Young Hiroshi goes and meets the woman some time after her resignation, expecting her to be depressed. But in fact, she’s quite relieved. She had shocked herself by going as far as to commit fraud to pay her husband’s medical bills, but now she was free of that and free of the sexual harassment she had endured — and free to spend what little remaining time she had with her ill husband. (No mention is made of how the bills are now getting paid despite no wage income.) Hiroshi sees the joy in the woman’s face and realizes that Miss Devil is in fact a heroine.

The other stories are similar: Each firing has some deeper purpose that in the end benefits the hapless victim. This authoritarian lesson boils down to “It’s for your own good” and “I know what’s good for you more than you do yourself.” In each case, Miss Devil delivers the liberating line deadpan: “You have the right to resign from this company.”

Firing is your friend

What the heck? She roundhouses the bad guy but drives his victim out of the company? Yet each time she fires an employee or pressures an employee to resign, the ordeal is portrayed as a good deed and even a kindness to the victim.

She’s unreal — a cardboard cutout superhero, a female Ultraman or Power Ranger. The show’s writers insinuate that this “ax woman” is the only one who can expose the injustices and bullying happening at the company, and that her cruel persona is necessary to give her the opening to fight the good fight.

I cannot accept this whole premise. Of course, workers have the right to resign. But that choice is up to the individual’s free will, rather than something they should be pressured into. Another right is the right to continue to work at a workplace. Leaving is not the only solution to every job-related problem.

Each problem must be solved at the workplace, among workers. Tsubaki lacks that imagination. She sees — and we are asked to see — separation as the cure-all for workplace blues. Many viewers might wish a Miss Devil worked at their company to deal justice to a hated boss, but one person alone cannot create a good workplace environment.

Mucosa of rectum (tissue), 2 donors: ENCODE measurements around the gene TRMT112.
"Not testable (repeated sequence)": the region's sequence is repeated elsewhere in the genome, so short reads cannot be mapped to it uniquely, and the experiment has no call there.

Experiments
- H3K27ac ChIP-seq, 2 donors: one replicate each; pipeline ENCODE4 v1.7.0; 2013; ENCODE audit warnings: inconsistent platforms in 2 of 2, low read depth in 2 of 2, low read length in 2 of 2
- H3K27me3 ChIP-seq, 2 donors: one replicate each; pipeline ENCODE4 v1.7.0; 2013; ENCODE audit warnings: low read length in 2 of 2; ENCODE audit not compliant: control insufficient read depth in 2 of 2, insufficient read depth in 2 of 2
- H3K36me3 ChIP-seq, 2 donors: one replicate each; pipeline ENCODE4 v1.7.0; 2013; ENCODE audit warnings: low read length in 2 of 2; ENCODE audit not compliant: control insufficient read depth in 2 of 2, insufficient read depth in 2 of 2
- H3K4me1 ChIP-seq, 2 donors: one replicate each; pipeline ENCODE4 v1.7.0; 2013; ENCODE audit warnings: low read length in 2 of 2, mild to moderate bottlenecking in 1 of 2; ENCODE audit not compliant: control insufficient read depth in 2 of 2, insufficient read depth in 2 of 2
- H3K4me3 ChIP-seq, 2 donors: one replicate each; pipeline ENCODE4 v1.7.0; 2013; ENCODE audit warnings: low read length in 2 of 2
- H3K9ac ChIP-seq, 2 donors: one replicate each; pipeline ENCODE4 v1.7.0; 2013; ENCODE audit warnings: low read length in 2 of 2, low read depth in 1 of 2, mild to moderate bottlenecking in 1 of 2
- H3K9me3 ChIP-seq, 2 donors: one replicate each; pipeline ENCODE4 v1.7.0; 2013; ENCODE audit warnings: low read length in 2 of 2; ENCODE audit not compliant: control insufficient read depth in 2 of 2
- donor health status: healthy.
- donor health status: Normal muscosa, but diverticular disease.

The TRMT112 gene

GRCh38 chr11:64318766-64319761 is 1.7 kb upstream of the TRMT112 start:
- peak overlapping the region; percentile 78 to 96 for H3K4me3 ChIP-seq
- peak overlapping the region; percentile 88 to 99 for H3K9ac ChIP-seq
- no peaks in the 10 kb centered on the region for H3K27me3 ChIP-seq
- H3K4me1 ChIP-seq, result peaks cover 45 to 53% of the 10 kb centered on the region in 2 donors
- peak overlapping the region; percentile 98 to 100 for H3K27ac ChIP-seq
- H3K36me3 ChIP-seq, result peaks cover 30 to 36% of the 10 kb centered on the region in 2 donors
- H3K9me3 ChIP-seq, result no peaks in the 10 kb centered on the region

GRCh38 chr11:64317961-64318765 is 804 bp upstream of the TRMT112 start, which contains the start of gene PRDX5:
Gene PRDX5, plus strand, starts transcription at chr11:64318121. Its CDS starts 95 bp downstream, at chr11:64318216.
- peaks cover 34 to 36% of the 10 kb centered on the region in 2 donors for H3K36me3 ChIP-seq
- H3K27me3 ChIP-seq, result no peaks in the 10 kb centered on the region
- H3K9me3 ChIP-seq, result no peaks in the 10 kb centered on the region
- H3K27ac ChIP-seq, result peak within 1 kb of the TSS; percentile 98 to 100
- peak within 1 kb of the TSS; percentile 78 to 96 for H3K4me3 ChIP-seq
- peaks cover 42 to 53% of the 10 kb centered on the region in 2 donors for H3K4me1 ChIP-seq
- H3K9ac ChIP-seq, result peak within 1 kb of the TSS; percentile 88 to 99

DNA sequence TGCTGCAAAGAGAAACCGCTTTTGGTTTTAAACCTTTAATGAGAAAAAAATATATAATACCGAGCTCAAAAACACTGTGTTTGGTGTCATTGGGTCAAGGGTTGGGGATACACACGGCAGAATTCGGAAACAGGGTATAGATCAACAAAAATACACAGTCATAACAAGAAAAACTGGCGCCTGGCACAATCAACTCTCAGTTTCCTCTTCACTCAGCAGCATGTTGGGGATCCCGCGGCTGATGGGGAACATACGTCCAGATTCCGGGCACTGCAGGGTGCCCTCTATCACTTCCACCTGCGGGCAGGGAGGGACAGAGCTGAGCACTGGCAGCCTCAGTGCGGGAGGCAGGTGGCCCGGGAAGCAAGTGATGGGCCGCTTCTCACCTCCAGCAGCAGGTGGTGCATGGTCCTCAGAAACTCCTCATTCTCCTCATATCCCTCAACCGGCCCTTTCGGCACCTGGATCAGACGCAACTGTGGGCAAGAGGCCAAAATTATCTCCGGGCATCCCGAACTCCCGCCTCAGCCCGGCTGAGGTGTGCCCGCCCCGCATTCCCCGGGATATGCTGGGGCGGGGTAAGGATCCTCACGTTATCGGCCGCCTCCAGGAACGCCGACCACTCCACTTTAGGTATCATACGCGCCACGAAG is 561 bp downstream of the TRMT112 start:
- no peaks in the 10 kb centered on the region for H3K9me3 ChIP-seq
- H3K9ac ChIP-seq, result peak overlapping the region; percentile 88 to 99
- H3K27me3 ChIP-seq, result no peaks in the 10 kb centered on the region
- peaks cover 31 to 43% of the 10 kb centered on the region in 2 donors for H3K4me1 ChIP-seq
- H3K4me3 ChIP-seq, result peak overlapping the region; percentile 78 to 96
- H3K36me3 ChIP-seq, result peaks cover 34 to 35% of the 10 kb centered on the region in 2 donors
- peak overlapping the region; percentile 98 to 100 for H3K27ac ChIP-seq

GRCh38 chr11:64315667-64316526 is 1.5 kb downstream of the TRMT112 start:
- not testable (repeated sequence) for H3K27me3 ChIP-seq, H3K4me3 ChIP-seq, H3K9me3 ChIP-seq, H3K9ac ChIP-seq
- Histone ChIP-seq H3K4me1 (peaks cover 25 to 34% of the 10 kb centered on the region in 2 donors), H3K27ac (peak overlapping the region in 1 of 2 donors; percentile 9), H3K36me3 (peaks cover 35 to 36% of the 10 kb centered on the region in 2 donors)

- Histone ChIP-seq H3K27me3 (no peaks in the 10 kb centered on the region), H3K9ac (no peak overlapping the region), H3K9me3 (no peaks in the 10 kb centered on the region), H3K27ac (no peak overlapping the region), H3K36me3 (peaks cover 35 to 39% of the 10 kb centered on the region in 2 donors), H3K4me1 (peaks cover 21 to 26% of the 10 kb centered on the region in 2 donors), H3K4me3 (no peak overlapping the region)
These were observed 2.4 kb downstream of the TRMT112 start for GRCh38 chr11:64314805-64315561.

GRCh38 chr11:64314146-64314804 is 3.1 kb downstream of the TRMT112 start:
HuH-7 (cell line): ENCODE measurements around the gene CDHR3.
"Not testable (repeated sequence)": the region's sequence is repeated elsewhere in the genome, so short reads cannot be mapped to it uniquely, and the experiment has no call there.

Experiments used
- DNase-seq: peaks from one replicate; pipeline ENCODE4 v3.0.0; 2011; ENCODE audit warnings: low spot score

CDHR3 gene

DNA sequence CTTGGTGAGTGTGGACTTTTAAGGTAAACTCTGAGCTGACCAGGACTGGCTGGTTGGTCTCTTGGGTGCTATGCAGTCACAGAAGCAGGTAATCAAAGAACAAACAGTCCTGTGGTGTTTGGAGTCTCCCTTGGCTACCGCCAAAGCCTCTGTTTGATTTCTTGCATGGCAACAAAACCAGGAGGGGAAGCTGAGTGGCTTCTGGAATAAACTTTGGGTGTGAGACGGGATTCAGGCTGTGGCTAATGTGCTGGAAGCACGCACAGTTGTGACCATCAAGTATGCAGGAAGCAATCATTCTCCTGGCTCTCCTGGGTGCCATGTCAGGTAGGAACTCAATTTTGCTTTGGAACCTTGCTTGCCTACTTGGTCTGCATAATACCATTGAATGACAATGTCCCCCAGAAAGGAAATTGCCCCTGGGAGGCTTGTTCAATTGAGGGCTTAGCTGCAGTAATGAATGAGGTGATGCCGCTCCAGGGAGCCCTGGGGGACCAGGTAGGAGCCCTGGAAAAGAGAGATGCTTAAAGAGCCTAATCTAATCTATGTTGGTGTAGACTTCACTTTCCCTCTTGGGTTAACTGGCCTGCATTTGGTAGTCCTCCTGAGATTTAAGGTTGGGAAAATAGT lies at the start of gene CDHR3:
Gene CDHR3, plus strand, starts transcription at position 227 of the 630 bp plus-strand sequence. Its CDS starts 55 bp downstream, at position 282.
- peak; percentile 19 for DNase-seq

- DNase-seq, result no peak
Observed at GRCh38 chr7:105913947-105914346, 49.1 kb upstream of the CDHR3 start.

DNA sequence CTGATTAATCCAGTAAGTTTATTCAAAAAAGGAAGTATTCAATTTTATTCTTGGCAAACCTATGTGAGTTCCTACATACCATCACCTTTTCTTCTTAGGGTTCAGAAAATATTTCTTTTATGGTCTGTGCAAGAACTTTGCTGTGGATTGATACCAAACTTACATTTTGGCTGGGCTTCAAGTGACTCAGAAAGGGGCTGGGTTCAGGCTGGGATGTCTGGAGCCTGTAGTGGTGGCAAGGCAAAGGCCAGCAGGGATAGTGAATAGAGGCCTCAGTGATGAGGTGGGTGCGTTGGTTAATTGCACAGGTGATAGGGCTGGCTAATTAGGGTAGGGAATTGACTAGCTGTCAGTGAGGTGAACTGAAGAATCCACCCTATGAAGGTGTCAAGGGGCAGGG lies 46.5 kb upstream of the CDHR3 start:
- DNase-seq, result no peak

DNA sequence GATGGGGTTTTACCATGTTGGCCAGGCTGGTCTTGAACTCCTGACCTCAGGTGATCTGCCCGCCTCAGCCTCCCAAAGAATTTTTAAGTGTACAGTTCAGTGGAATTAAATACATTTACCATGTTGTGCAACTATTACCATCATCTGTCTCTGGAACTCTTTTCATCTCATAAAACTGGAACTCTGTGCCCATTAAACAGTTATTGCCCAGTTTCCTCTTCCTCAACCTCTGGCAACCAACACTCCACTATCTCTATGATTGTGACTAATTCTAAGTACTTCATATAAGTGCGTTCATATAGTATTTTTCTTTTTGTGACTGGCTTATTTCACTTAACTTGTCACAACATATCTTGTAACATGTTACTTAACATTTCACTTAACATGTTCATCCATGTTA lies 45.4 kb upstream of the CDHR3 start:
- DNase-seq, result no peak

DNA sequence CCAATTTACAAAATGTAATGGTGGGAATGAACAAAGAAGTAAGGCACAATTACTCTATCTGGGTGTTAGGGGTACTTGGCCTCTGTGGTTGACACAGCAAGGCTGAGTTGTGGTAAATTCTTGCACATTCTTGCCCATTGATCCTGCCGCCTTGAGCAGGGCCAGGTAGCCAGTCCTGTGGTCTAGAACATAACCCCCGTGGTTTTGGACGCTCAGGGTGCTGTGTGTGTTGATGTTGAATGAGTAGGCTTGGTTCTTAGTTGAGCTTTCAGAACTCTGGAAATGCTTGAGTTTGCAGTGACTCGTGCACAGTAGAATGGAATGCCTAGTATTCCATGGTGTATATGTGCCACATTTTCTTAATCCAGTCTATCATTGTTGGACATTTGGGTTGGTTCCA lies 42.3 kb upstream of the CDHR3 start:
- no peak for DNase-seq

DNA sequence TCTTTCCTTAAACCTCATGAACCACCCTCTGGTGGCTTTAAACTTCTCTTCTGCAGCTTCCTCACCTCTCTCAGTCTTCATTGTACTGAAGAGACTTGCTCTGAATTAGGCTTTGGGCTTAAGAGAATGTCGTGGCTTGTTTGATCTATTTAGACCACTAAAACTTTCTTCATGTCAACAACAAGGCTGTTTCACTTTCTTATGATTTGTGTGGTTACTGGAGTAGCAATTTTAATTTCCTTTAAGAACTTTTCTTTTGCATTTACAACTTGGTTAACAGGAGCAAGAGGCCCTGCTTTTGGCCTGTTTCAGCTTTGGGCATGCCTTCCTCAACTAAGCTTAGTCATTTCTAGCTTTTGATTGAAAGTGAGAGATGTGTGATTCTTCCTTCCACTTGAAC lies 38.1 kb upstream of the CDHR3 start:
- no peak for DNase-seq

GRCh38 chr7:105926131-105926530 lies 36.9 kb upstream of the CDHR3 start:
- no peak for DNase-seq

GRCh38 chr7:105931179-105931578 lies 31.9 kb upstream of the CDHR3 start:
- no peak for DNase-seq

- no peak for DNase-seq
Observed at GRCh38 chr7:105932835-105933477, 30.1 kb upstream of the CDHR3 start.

Another premise of this drama that I find unnatural is that the fired (or forced-to-resign) employees all come to feel thankful for Tsubaki’s tough love. Few firings result in such happy endings in real life, in my experience. It is difficult even to fight against unfair dismissals. The show’s creators are perhaps trying to brainwash management and workers alike into thinking that dismissals make people happy.

There’s also the gender issue. Tsubaki does a great job in smashing the fixed role assigned to women in Japanese companies: smiling, polite, thoughtful. She shuns all politesse and tatemae (pretense) and represents the polar opposite of the blushing coquette image that many women in Japan cultivate so well. Some viewers may want to emulate her calculated cool. I can understand this, too.

But she is the enemy of her co-workers at Kyoa Fire. Recall that she was headhunted precisely to help heads roll. She is an outsider coming in to rip apart the workforce at the behest of management.

Another assumption is that the women who were already in the company (and not exposed to transmogrifying foreign/U.S. influence) are helpless without the aid of this outside heroine. The drama’s loud, obnoxious message flies in the face of the reality that women can and do band together in solidarity to improve conditions at workplaces every day. Together, these women hold the real power, not one tough cookie of a superheroine.

Abe walks a tightrope on Japan’s foreign worker policy

The number of foreign nationals working in Japan reached its highest-ever level in October 2017 at 1,278,670, according to a study by the labor ministry (bit.ly/mhlwhoudou). The foreign proportion of the population remains tiny compared to that in European countries or North America, yet the impact of the growing ranks of foreign workers is considerable in Japan, where the myth of ethnic homogeneity stubbornly persists (despite the existence of minorities, such as the Ainu and Okinawan people). What is this impact?

Well, that depends on the type of citizen being impacted upon. Let’s divide the citizenry into three broad categories based on their basic attitude toward foreign residents in general.